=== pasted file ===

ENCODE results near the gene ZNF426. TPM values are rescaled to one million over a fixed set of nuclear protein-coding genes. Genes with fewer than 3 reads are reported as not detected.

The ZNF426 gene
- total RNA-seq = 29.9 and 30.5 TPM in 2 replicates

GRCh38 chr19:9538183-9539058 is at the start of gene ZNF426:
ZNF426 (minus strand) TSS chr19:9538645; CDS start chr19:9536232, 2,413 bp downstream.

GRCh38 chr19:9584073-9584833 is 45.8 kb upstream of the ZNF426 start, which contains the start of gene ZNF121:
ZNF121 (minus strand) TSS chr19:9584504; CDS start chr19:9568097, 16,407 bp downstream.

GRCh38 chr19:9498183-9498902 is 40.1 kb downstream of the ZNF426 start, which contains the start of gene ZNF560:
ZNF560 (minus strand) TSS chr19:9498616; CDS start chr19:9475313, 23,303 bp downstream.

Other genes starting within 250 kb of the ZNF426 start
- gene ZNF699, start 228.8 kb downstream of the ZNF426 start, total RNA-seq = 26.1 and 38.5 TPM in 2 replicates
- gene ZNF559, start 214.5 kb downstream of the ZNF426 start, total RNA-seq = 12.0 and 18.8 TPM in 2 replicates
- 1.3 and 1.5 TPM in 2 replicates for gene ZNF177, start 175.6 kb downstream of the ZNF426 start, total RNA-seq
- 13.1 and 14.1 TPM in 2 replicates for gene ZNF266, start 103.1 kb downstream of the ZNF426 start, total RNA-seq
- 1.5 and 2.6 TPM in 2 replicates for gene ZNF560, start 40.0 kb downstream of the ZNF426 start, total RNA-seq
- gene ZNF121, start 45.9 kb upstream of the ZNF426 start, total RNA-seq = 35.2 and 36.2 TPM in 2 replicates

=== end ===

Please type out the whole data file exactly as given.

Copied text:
ENCODE results near the gene ZNF426. TPM values are rescaled to one million over a fixed set of nuclear protein-coding genes. Genes with fewer than 3 reads are reported as not detected.

The ZNF426 gene
- total RNA-seq = 29.9 and 30.5 TPM in 2 replicates

GRCh38 chr19:9538183-9539058 is at the start of gene ZNF426:
ZNF426 (minus strand) TSS chr19:9538645; CDS start chr19:9536232, 2,413 bp downstream.

GRCh38 chr19:9584073-9584833 is 45.8 kb upstream of the ZNF426 start, which contains the start of gene ZNF121:
ZNF121 (minus strand) TSS chr19:9584504; CDS start chr19:9568097, 16,407 bp downstream.

GRCh38 chr19:9498183-9498902 is 40.1 kb downstream of the ZNF426 start, which contains the start of gene ZNF560:
ZNF560 (minus strand) TSS chr19:9498616; CDS start chr19:9475313, 23,303 bp downstream.

Other genes starting within 250 kb of the ZNF426 start
- gene ZNF699, start 228.8 kb downstream of the ZNF426 start, total RNA-seq = 26.1 and 38.5 TPM in 2 replicates
- gene ZNF559, start 214.5 kb downstream of the ZNF426 start, total RNA-seq = 12.0 and 18.8 TPM in 2 replicates
- 1.3 and 1.5 TPM in 2 replicates for gene ZNF177, start 175.6 kb downstream of the ZNF426 start, total RNA-seq
- 13.1 and 14.1 TPM in 2 replicates for gene ZNF266, start 103.1 kb downstream of the ZNF426 start, total RNA-seq
- 1.5 and 2.6 TPM in 2 replicates for gene ZNF560, start 40.0 kb downstream of the ZNF426 start, total RNA-seq
- gene ZNF121, start 45.9 kb upstream of the ZNF426 start, total RNA-seq = 35.2 and 36.2 TPM in 2 replicates